Getting Attacked in Dagestan, Russia

Crossing into Russia from Azerbaijan I had no idea what to expect. Well, it didn’t start well. My first experience was getting put into one of those customs cells at the border. They told me it was because of the Pakistan visa I had in my passport and they might not let me in. This would have been a total disaster because I only had a single entry visa for Azerbaijan so going back there really wasn’t an option. After sitting there for a good hour they opened up the door, handed me my passport and said I was cleared to go.I then spent the next couple hours getting Gina inspected and her paperwork sorted out. Finally we were heading down the road.

I dont think there are a lot of things in my life that had prepared me for my trip through Dagestan. These people are seriously the friendliest people I have ever met in my life. I think I drove about 30 minutes before the first car was waving at me to pull over. I did. One of the guys insisted I come to his house to eat and sleep there that night. It was still early in the day so I regretfully declined. Instead he ran to a nearby fruit stand, bought a bag of apples and handed them to me, we took a couple photos, shook hands and I was off. Another hour down the road I was driving through a police check point and of course got waved down to pull over. The military guys all circled around my motorcycle as I stepped off and the pictures immediately started. They took me into the barracks and gave me watermelon, coffee and then put an AK-47 and 50cal in my hand for another photo shoot! Haha it was AWESOME! They were all very friendly and before I took off they insisted I take one of their melons they had as a gift. I tried and tried to say no given the fact that I already had a bag of apples but they wouldn’t take no for an answer. So, I strapped it down on the back of my bike and took off looking more like a mobile fruit stand vs an adventure motorcycle rider. THe onslaught continued, the waves, honks and signals to pull over were relentless!  I need to take a break from riding so I pulled over behind some trees thinking I was going to be able to smoke a cigarette and get back on the road without disruption. That did not happen. Out of nowhere a group of about 6 guys appeared and started checking out GIna. I sat there for about 20 minutes trying to answer the questions I thought they were asking since none of them spoke English and my Russian is also non-existent. They noticed all the fruit I had on the back of my motorcycle and decided I didn’t have enough so one of the guys leaves and reappears with another bag of fruit! You can see the picture below.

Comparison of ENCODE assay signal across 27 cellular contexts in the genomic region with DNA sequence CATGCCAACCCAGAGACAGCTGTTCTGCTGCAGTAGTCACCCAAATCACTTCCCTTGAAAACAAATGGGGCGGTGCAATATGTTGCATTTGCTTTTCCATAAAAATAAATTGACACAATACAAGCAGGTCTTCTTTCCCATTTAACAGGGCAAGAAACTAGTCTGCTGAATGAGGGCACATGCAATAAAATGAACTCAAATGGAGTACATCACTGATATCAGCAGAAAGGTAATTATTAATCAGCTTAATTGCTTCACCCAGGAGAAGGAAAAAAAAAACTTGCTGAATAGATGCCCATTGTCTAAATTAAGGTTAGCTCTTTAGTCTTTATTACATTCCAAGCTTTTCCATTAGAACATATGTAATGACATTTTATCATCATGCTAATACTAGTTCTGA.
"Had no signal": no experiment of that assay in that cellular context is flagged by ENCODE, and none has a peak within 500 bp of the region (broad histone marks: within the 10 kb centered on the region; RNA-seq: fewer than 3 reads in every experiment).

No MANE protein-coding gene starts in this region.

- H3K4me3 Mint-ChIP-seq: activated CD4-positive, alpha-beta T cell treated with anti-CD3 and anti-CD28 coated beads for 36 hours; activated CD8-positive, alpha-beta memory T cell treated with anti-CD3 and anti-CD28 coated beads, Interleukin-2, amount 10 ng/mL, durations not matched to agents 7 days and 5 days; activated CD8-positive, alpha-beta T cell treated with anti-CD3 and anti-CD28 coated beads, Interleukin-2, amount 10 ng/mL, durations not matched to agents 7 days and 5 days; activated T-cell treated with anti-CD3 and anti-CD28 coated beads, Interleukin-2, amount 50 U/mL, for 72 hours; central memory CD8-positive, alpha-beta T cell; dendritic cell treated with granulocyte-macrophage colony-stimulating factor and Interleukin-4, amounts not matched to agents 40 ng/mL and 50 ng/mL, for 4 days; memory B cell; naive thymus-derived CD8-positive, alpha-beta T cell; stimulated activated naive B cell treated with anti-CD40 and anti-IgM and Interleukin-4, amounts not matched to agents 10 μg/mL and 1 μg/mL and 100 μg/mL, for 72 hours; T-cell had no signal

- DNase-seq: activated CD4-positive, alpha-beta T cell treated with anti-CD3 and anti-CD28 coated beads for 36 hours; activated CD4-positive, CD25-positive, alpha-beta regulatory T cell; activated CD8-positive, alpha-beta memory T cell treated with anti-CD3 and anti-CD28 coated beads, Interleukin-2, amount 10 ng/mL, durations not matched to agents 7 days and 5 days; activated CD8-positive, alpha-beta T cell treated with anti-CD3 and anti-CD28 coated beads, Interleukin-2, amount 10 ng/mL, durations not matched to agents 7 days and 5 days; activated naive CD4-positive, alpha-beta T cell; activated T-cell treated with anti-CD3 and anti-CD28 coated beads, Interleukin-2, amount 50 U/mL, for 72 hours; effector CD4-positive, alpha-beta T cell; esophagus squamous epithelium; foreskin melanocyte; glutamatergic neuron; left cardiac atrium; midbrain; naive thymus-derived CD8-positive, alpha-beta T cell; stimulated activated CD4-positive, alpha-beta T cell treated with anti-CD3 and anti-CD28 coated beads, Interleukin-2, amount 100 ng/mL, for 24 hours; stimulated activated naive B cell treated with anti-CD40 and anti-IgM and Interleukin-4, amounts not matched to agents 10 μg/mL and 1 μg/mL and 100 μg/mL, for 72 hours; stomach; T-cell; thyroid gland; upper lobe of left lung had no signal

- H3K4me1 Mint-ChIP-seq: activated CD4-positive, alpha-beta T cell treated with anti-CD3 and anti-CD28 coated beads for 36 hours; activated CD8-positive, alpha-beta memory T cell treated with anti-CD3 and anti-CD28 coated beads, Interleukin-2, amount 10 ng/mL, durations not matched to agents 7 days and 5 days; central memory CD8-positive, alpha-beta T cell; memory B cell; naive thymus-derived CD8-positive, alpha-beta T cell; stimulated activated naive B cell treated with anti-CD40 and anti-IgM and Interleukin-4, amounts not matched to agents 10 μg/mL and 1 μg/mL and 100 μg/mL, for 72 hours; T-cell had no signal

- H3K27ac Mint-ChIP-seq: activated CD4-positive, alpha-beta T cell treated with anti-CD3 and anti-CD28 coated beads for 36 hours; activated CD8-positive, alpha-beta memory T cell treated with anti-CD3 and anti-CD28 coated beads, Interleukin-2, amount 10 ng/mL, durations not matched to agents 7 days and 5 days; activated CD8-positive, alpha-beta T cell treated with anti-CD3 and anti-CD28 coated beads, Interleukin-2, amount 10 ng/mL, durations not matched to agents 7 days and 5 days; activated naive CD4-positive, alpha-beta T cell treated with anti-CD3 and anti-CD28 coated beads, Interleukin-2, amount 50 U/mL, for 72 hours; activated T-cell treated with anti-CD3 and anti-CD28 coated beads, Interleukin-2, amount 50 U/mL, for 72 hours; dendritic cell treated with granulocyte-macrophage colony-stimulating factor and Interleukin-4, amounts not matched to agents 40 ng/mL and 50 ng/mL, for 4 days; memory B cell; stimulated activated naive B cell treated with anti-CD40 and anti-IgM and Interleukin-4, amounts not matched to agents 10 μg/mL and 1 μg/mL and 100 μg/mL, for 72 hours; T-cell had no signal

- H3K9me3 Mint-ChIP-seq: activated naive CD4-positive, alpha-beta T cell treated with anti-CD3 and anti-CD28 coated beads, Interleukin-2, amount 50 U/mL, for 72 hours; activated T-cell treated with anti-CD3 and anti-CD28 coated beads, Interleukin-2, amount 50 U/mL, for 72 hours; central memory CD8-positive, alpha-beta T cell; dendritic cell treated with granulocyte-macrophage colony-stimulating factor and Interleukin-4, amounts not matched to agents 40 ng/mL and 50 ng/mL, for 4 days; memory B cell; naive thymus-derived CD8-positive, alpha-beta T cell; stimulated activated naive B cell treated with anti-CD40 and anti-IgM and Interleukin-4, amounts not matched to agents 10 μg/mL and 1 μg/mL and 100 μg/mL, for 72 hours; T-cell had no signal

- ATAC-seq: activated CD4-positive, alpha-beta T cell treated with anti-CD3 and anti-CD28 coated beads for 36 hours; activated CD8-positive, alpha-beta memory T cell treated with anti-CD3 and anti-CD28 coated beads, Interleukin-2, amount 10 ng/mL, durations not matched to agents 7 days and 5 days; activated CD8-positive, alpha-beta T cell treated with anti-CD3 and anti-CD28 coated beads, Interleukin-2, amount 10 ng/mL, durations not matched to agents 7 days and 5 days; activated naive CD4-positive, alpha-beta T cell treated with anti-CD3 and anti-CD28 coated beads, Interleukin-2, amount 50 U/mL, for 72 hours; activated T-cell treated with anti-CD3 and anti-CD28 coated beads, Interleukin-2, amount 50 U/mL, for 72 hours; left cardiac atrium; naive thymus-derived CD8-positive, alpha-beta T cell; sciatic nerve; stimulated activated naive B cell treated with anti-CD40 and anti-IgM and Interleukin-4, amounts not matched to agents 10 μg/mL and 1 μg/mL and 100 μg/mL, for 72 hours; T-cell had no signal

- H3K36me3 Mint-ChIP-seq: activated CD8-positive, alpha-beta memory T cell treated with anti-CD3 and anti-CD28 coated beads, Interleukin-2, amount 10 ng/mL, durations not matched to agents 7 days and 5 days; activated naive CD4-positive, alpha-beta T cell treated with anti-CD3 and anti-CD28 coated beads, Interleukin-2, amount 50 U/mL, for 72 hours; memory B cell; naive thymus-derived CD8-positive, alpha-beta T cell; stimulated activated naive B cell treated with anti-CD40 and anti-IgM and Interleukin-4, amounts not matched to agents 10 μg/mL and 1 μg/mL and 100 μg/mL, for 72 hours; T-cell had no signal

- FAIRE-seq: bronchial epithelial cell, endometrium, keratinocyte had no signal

I could go on and on with these stories over the next few days but I’ll leave it at that. Dagestan was a great experience and I look forward to going back to Russia for the 2018 World Cup! I definitely have a few friends to visit now.